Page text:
What is Digital Citizenship?
Digital Citizenship can be described as the norms of appropriate, responsible behavior (and its positive and negative impact on self and others) with regard to technology use. The FCPS Digital Citizenship page provides a topic summary for each of the nine concepts that fall under the umbrella of Digital Citizenship.
FCPS Students have G Suite for Education Accounts
FCPS G Suite is a communication and collaboration tool, hosted by Google and managed by FCPS. G Suite allows FCPS students and teachers to communicate, store files and collaborate on documents, spreadsheets, and presentations in real time from school or home, all within a secure online environment.
Students are using G Suite in our classes. The Learning Links tab on our website helps student access many online resources, including G Suite.
All students use their student ID number in their user name. For example, a student with the ID number 1234567 would have the G Suite user ID of[email protected]. This user name also functions as an email address allowing students and teachers to communicate in a secure online environment. Each student is responsible for their own password. Their student password will be the same password our students use to log onto a computer at school.
Things to Keep in Mind When Using FCPS G Suite for Education:
- Student GSE accounts are for school work product only! Never use your account for any other reason, school assignments only.
- Remember to never share your GSE password.
- Report any inappropriate use to a faculty or staff member at your school. It will be investigated.
- Over the summer, your GSE account and its tools will continue to be available for use, and any files from this school year will also be available.
- G Suite student tools include Docs, Sheets, Slides , Mail, Draw, Calendar, Contacts, Forms, and Sites.
- Remember that using G Suite for Education outside of school is just like being in school. Students are responsible for following all FCPS guidelines as described in the Students Rights & Responsibilities Handbook and the FCPS Acceptable Use Policy.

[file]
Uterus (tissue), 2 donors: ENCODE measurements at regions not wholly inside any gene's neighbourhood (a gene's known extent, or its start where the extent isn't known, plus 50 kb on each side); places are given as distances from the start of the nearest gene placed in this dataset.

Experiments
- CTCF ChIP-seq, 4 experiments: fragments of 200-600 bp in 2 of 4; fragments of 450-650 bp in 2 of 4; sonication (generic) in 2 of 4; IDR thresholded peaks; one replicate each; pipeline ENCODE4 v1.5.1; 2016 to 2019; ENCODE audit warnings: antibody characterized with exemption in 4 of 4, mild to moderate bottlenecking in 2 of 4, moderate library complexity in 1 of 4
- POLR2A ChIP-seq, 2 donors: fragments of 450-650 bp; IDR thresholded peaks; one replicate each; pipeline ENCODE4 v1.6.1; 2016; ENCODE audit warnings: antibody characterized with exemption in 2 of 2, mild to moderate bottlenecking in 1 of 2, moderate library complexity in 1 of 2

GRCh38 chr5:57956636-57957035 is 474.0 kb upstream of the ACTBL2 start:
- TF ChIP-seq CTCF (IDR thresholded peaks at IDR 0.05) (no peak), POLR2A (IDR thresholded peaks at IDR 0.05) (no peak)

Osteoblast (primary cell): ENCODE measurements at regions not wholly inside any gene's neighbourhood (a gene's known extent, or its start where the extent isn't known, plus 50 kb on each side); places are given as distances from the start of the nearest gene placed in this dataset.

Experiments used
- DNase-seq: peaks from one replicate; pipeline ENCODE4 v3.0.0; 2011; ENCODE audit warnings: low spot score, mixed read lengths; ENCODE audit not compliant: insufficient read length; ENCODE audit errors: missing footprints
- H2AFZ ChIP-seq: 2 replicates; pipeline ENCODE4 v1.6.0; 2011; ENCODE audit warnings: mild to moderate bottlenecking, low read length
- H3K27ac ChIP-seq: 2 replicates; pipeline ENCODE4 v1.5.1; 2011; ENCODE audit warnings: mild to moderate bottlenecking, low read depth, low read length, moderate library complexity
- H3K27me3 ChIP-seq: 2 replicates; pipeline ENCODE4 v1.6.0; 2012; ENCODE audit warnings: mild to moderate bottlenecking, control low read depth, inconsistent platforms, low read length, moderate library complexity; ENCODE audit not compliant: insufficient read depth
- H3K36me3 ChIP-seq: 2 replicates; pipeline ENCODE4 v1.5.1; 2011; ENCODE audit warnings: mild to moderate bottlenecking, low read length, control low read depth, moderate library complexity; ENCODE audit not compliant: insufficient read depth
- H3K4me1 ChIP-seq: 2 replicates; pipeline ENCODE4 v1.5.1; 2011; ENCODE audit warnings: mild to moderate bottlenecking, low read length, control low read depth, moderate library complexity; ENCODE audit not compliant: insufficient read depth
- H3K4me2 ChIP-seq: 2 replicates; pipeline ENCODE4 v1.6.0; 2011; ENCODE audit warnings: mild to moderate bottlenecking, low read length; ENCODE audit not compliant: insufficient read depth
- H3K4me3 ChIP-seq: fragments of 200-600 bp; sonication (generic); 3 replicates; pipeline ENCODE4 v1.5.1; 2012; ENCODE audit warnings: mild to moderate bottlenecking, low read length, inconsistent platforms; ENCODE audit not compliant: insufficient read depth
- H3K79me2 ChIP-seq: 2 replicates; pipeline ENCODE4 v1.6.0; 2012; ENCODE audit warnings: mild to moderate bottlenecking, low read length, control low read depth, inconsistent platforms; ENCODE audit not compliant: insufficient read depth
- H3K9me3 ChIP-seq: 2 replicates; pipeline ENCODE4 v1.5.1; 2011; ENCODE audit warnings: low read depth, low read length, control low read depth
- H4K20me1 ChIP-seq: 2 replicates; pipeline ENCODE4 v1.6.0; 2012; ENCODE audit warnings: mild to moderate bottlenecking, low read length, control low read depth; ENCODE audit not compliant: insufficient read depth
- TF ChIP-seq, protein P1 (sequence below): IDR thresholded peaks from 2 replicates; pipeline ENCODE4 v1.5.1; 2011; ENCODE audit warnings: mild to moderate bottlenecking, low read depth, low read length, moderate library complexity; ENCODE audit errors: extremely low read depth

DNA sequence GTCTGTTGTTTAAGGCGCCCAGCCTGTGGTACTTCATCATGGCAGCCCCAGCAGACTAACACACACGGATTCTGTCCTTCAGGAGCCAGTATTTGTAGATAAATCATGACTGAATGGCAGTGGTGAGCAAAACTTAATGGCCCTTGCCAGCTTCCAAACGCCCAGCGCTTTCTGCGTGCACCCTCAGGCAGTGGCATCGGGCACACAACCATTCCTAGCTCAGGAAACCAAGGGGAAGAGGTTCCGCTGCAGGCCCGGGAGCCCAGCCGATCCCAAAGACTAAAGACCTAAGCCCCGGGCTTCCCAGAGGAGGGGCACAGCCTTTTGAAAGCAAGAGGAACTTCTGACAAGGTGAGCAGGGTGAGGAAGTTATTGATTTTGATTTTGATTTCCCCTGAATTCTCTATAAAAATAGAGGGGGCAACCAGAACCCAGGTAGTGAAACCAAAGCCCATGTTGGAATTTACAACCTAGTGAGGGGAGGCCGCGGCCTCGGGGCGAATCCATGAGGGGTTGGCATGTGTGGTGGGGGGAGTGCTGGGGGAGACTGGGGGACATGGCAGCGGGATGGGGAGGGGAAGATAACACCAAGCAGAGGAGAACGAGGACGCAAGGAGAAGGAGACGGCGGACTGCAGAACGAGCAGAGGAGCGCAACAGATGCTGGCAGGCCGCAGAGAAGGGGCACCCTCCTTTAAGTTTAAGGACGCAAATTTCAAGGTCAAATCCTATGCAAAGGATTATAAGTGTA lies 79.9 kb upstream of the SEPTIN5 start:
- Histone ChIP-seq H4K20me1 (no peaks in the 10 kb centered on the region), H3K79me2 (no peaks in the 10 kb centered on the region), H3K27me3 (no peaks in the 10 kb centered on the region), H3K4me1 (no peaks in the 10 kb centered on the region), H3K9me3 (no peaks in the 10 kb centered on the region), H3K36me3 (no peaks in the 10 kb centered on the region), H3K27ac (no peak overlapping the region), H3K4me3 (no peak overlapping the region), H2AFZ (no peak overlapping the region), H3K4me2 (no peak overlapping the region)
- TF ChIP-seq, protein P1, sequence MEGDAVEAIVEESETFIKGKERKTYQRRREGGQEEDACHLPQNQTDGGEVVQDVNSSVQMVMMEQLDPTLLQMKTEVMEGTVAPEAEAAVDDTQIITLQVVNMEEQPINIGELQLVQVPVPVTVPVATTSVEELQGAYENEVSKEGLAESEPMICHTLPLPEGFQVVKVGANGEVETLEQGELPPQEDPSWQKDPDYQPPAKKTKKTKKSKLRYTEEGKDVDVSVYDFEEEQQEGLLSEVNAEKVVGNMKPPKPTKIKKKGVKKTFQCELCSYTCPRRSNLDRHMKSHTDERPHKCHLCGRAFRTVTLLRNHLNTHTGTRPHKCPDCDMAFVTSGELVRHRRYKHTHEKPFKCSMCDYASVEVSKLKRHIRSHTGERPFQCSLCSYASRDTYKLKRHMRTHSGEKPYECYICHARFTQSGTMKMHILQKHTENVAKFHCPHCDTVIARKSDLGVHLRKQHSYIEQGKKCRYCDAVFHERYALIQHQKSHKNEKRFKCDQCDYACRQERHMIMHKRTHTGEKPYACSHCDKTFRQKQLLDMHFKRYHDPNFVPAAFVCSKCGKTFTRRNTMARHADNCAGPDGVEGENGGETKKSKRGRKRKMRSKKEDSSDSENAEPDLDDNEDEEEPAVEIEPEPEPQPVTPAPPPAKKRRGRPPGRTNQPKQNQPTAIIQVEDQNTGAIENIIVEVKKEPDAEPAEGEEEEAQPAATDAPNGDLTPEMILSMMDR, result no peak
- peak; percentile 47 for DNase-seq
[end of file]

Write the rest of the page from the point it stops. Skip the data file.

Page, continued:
FCPS Technology & Acceptable Use
FCPS utilizes internet content filtering on computers here at school. This content filtering software does not include a portal for school staff, students or parents to view what sites are visited. The internet content filter is maintained by FCPS and blocks broad categories of sites and content that are deemed inappropriate for educational purposes. The filter does not block most social media sites since social media is used for learning, promoting clubs and teams, and communicating with our students from the school accounts. More information about Internet Content Filtering in FCPS can be found here: https://www.fcps.edu/node/31303
Usage of all FCPS technology is guided by the Acceptable Use Policy found in the Appendix Section of the Students Rights and Responsibilities handbook. School devices are provided for students to participate in learning activities. If they are being used for other activities during the school day, then the behavior will be addressed. FCPS’ Internet network and computers allow students access to vast resources and a creative outlet to pursue writing, art, music, science, math, and many other subjects. With that opportunity comes responsibility. Students are expected to use the technology ethically, respect the privacy and work of others, leave the workstation in good condition for the next user, and generally follow established rules for safety and security. The same expectations apply to the use of student-owned devices such as laptops, tablets, and smartphones.